There’s also a new Bere Barley release on the horizon…

Yes, that goes back to stock we produced in 2004, in conjunction with the Agricultural Institute in Orkney. At that time, we filled 40 barrels produced from bere barley. We did the first release two years ago and this is the balance of the stock. This time, it’s 10 years old, and also, this time, it’s been bottled again at cask strength instead of at 46%. It's got a much stronger cereal, malty, gristy note to it than regular Arran. It seemed to do very well last time, so I think, this time, at cask strength and being a little bit older, people will be even more interested in it.
And then there’s the final chapter in the hugely popular Devil’s Punchbowl trilogy, which was a big hit. How scary is it to have to come up with something that can trump that?

It’s definitely a challenge, but you know, you’ve got to thrive on these things. It was very successful. The third release produced a level of Arran-mania which we hadn’t witnessed before. A lot of people phoning up, chasing us for stock. I think, probably the third one is the most consistent.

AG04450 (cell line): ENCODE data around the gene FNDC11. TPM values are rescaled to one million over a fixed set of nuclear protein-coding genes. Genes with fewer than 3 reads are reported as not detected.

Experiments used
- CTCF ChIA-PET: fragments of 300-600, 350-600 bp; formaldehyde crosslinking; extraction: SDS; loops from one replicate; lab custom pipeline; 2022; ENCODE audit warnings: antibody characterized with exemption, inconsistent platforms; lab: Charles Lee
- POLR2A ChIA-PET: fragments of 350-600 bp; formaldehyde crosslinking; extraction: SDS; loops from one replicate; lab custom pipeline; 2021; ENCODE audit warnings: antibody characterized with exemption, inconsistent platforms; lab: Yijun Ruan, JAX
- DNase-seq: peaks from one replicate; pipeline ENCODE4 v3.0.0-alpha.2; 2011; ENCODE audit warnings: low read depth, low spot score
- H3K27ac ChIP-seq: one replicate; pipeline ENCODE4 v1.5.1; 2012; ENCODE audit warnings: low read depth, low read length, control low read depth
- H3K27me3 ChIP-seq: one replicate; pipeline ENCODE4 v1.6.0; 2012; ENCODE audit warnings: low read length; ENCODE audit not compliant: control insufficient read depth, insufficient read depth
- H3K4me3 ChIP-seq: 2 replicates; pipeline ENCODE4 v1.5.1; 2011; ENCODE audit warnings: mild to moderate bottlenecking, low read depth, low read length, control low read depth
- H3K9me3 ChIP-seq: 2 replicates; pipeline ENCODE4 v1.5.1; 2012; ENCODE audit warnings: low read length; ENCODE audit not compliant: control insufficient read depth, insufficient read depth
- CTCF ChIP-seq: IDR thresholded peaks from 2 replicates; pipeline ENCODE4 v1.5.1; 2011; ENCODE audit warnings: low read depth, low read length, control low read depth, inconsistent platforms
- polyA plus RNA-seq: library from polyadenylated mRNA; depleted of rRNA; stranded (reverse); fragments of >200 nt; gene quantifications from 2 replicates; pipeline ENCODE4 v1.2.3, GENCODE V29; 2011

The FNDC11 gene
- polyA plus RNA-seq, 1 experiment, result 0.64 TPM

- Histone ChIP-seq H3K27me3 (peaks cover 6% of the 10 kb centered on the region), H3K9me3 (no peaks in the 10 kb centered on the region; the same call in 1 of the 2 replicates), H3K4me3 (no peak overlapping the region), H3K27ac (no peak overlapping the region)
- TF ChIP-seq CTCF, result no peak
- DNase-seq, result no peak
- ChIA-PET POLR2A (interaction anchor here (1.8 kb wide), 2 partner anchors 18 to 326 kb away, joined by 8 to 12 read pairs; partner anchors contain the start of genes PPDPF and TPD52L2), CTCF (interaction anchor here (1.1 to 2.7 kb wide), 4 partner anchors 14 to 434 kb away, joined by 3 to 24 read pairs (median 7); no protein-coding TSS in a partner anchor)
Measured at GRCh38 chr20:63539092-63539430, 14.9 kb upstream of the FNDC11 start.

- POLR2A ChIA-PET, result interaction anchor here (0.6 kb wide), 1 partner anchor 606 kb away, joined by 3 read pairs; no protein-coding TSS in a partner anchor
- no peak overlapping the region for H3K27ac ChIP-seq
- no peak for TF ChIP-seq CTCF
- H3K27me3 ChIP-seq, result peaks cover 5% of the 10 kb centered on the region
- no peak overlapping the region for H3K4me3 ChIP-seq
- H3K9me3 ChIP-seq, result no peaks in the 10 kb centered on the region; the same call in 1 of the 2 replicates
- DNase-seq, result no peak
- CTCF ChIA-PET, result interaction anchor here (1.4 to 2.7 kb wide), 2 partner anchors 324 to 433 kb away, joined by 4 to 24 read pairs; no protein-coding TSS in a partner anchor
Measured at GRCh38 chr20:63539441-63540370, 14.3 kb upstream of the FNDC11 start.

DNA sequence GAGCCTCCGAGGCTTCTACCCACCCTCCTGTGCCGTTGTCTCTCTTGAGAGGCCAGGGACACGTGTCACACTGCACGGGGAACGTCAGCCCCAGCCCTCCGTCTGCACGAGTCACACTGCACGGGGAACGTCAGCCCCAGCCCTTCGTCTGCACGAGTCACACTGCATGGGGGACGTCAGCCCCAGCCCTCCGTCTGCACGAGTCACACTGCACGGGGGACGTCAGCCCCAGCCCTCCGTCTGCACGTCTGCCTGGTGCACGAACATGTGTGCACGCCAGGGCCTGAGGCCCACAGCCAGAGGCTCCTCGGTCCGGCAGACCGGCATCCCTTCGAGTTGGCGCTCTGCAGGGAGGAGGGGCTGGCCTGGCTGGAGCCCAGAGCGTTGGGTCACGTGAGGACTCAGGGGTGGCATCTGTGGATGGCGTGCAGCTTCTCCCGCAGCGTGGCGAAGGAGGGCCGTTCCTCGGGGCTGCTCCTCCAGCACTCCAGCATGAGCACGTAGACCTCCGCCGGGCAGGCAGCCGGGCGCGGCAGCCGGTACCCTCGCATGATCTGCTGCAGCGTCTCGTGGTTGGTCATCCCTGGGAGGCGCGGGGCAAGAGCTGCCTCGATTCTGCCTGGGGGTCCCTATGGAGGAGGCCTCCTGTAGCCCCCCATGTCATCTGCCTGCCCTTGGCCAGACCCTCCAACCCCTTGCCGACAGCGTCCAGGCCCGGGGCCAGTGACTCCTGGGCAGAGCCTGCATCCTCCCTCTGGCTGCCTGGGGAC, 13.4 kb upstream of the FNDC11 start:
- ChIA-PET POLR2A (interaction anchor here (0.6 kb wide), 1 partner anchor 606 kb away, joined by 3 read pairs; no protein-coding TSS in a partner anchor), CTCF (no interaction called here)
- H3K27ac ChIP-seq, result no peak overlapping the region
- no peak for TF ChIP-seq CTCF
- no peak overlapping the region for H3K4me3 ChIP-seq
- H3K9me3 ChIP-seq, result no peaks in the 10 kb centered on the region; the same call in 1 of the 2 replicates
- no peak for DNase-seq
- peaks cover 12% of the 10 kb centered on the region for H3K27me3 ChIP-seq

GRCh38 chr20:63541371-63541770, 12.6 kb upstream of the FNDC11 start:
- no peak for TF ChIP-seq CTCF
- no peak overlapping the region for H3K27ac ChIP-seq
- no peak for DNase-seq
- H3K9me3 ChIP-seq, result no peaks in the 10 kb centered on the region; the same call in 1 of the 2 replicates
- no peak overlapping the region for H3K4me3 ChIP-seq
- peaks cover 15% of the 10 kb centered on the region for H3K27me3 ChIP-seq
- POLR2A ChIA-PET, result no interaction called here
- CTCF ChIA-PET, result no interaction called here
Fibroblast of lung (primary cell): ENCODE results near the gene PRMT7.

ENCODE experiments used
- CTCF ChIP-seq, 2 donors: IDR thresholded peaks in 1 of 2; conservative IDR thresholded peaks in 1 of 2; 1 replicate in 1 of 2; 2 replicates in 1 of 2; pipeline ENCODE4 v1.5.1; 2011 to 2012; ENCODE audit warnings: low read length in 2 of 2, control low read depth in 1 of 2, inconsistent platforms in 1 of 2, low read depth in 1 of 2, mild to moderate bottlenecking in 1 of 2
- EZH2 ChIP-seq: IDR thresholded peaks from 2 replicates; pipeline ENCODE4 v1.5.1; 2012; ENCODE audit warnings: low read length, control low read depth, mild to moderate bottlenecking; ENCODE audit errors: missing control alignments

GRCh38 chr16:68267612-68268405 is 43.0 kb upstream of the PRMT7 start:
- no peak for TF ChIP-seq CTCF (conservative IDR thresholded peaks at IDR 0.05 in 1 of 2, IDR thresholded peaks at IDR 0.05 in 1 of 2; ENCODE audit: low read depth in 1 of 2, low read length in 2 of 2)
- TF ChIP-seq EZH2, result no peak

Does it contain some peated malt, like the 2nd chapter?

No, it doesn’t actually. We would have liked to have done but we have very low stocks of older peated casks available, so we decided not to this time. We used some Arran which has been matured in ex-cognac casks and the French oak seems to have added something a little different to it.

What does the future hold for Arran? Expansion?

Yes, that’s certainly on the table. This year we’ve placed an order with the coppersmiths Forsyth’s. We’ve got two new stills on order – exact replicas of the original stills, which they made. They still have the original blueprints so we asked them to completely replicate the wash and the spirit still. Same size. There’s a bit of a lead time – they’re very busy at the moment creating stills for all these new distilleries around the world – so we’re probably going to have them ready for installation in 2016, just in time for our 21st anniversary. So that would allow us – if we wish – to take production over a million liters a year and to ensure that there are never any stock issues in the future. It’s an exciting time. The distillery has changed a lot in the 11 years that I have been there. Our aim is to make the same great spirit – we don't want to mess around with that – but just make more of it.

Fans of Arran in Japan can look forward to two new store-exclusive single casks this month (or next), one for Shinanoya and another for Isetan in Shinjuku. Watch this space for further details!